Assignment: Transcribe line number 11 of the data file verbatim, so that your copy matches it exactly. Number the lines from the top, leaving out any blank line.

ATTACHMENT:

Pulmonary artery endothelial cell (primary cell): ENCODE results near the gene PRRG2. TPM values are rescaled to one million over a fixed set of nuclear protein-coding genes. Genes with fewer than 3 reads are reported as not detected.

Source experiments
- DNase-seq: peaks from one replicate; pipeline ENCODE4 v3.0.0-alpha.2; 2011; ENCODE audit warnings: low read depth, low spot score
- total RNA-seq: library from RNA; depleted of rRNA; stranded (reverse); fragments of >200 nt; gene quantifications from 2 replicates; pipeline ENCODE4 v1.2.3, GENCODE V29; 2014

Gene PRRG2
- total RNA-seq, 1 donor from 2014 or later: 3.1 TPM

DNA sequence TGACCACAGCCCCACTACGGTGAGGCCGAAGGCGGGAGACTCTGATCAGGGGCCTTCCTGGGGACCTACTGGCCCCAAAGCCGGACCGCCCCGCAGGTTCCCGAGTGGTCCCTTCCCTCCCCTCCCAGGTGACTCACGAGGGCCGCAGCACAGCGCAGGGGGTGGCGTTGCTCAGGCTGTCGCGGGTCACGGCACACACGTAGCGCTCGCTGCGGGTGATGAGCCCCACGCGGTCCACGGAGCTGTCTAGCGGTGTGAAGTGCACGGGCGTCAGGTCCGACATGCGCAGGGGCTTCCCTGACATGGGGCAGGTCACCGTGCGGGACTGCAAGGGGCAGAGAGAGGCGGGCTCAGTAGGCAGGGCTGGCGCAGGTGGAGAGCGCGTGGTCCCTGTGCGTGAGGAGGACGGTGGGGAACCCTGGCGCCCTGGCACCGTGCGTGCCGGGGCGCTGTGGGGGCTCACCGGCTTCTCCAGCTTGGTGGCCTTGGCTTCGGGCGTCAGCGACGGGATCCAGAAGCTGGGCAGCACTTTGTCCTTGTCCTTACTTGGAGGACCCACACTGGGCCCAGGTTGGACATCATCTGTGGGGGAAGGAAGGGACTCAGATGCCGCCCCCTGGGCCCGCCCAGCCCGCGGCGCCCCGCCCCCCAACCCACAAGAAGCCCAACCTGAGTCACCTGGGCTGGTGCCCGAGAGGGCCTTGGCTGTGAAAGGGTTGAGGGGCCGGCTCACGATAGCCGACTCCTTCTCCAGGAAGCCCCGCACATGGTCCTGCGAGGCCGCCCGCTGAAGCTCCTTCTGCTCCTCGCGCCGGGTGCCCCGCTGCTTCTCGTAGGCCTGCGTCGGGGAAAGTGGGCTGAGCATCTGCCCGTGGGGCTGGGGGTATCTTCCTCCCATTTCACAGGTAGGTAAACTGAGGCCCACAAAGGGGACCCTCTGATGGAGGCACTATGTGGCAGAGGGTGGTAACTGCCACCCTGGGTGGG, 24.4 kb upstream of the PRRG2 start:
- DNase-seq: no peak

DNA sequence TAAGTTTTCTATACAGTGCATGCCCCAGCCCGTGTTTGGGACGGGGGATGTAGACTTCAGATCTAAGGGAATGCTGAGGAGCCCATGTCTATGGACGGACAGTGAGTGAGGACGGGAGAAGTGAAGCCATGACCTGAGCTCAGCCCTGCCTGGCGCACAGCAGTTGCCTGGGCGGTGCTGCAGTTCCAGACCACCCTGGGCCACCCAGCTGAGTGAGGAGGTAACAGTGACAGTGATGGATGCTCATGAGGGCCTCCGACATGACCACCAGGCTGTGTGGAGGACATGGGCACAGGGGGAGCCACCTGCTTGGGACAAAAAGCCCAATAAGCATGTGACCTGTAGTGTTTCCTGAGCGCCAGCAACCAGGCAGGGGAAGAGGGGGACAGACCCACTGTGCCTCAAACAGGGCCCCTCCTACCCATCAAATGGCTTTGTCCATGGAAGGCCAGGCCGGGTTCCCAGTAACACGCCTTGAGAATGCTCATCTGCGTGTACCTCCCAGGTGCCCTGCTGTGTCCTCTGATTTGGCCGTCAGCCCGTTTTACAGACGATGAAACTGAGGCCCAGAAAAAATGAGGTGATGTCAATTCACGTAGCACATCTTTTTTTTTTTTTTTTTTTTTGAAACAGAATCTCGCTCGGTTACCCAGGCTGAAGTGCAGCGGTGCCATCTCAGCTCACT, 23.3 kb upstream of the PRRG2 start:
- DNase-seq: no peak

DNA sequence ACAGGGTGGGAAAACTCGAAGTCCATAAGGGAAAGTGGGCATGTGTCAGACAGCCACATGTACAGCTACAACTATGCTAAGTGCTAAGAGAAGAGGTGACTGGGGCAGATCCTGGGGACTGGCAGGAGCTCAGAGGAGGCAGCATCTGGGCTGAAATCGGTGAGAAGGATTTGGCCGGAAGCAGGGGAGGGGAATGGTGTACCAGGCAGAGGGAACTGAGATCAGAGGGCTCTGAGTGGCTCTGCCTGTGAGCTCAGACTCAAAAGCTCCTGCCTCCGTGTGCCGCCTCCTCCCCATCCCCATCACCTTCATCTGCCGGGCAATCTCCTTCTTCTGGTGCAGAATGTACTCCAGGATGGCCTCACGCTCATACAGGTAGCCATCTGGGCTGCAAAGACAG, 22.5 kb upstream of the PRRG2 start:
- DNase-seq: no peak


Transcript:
DNA sequence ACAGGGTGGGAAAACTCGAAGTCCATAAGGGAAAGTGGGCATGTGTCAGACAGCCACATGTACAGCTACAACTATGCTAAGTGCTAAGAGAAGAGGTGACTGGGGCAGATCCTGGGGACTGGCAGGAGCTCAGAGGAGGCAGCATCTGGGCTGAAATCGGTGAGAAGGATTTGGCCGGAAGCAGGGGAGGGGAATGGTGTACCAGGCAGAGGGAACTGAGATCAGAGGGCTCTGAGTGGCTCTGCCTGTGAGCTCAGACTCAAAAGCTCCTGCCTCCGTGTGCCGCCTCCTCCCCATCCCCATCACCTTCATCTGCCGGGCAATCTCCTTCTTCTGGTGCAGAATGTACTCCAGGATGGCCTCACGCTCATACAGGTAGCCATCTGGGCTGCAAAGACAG, 22.5 kb upstream of the PRRG2 start: